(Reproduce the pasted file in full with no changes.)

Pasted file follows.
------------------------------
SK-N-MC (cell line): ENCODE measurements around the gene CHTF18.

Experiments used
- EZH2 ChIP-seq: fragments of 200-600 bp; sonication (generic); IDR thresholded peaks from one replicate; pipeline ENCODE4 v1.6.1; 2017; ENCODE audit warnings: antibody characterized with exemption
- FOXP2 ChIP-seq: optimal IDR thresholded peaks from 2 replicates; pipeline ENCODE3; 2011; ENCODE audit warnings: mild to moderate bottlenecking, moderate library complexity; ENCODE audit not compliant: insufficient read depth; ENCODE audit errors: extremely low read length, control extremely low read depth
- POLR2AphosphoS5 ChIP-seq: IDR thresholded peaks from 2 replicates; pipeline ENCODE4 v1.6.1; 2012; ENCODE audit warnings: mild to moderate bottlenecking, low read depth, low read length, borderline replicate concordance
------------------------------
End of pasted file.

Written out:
SK-N-MC (cell line): ENCODE measurements around the gene CHTF18.

Experiments used
- EZH2 ChIP-seq: fragments of 200-600 bp; sonication (generic); IDR thresholded peaks from one replicate; pipeline ENCODE4 v1.6.1; 2017; ENCODE audit warnings: antibody characterized with exemption
- FOXP2 ChIP-seq: optimal IDR thresholded peaks from 2 replicates; pipeline ENCODE3; 2011; ENCODE audit warnings: mild to moderate bottlenecking, moderate library complexity; ENCODE audit not compliant: insufficient read depth; ENCODE audit errors: extremely low read length, control extremely low read depth
- POLR2AphosphoS5 ChIP-seq: IDR thresholded peaks from 2 replicates; pipeline ENCODE4 v1.6.1; 2012; ENCODE audit warnings: mild to moderate bottlenecking, low read depth, low read length, borderline replicate concordance